Archibald William McClellan was a librarian, author and lecturer. One of the outstanding librarians of his time, he made a lasting contribution to his chosen profession by applying modern management techniques to libraries and by advocating an innovative and experimental approach to library organisation.
McClellan was born in London on 29 May 1908. He went to school in Tottenham and his first job was as a junior assistant in the old Tottenham Library. After working in libraries in Poplar, Penge and Chelmsford, McClellan returned to Tottenham to be appointed Director of Libraries and Museums for the borough in 1945. He remained at Tottenham until 1965, at which point he retired from the library and accepted a research position at the College of Librarianship Wales in Aberystwyth, where he remained until formal retirement in 1975. Following retirement McClellan moved to Trowbridge, Wiltshire with his wife Phyllis.
Research was an important aspect of McClellan's life and career, and this was revealed through the systems he promoted and implemented throughout his professional life. In 1947, with the assistance of Mass Observation, McClellan undertook a full-scale survey of reading at Tottenham Library. It was the first such survey to be conducted, the results determining future development of the library service. In the 1950's he introduced the concept of 'Service-in-Depth' at Tottenham Library, which promoted public accessibility to the library and its staff. He was also instrumental in putting into operation the first mobile library to service an urban library authority's schools. McClellan was also actively involved in many organisations and for many years served as a committee member of the London and Home Counties Branch of the Library Association. In 1973 he was elected a Fellow of the Library Association in recognition of his outstanding contribution to the literature of librarianship.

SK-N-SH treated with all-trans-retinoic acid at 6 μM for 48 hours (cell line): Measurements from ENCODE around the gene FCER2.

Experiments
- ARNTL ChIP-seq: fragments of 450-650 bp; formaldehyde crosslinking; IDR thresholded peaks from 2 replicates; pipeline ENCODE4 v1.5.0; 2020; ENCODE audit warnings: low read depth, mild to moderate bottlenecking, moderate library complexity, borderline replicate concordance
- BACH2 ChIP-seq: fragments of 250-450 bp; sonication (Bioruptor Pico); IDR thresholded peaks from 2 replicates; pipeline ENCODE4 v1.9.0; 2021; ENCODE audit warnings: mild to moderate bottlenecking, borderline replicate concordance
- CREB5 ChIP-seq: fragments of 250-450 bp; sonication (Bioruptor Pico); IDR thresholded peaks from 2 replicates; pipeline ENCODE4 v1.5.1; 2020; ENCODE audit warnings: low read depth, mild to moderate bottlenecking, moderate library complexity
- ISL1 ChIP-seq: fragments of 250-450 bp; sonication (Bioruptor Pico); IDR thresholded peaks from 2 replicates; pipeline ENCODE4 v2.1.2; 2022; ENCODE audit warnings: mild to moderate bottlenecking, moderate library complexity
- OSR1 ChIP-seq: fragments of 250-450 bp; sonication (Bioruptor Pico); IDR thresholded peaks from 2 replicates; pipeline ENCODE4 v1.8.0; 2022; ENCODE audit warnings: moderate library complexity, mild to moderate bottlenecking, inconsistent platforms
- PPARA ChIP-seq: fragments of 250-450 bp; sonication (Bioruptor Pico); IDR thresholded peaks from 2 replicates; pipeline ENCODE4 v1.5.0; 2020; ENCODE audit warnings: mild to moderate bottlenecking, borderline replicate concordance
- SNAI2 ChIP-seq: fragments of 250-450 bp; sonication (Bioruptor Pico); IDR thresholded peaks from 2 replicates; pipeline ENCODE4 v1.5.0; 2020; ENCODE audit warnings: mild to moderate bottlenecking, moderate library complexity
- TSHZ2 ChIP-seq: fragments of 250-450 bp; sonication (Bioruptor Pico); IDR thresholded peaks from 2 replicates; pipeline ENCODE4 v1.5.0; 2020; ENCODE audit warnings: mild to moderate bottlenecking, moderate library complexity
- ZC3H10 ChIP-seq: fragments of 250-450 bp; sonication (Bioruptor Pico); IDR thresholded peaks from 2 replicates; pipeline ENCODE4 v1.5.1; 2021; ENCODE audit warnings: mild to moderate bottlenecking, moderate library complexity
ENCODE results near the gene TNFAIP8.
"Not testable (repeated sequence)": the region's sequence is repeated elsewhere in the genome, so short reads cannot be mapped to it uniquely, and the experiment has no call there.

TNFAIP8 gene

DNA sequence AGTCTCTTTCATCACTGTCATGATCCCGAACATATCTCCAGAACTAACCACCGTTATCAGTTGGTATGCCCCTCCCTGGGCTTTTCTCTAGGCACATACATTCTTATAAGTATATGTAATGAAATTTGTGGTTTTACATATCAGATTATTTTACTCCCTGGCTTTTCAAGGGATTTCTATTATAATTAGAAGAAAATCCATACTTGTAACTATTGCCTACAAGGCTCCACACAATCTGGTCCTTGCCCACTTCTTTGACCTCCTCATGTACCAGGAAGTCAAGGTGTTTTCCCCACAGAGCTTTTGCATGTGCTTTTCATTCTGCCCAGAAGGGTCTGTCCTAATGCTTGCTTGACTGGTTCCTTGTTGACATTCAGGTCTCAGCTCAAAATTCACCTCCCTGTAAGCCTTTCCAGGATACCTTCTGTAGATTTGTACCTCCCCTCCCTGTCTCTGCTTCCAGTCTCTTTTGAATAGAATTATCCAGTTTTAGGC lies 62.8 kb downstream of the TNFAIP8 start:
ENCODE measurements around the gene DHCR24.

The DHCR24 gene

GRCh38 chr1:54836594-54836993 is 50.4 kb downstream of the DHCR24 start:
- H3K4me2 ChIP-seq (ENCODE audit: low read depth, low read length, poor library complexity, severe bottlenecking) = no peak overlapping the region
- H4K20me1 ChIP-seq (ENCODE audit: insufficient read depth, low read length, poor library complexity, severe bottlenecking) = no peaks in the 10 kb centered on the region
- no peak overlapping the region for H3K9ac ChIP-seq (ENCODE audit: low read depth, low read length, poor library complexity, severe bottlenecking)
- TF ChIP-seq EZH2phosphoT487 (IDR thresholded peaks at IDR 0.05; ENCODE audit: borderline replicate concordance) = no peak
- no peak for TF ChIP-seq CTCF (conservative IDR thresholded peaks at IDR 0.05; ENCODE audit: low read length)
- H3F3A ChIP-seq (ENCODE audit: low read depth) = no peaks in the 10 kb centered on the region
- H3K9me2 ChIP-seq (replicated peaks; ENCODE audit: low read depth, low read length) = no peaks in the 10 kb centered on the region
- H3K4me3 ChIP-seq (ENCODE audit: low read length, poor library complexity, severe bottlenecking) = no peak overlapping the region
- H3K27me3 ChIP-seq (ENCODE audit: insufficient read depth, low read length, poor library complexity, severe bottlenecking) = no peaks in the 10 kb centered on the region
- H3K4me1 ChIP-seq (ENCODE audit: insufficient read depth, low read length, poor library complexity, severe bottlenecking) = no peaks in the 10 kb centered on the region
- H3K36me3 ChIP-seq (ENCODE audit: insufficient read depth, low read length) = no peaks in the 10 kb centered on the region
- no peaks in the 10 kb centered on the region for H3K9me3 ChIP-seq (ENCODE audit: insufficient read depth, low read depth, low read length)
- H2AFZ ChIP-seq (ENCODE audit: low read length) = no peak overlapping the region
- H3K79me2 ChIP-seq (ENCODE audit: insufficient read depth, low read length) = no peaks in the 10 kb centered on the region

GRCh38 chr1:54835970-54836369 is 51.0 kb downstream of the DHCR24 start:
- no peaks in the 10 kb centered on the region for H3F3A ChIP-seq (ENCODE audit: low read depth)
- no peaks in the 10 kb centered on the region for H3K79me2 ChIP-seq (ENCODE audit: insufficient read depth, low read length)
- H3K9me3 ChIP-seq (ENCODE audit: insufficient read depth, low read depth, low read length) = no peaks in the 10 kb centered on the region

McClellan's interest in reading, literacy and public service was reflected in the many papers he wrote on these subjects and also in his book The Reader, the Library and the Book (London: Bingley) which was published in 1973. However, McClellan's main area of interest concentrated on specific aspects of library management, in particular systematic book provision and stock revision methods. In the course of pursuing his interest in these areas he produced a substantial body of written work, including papers and lectures, which were eventually published in The Logistics of a Public Library Bookstock (Harrogate: Association of Assistant Librarians) in 1978.
'Mac', as he was known to family, friends and colleagues, died on 7 February 1985 in Trowbridge.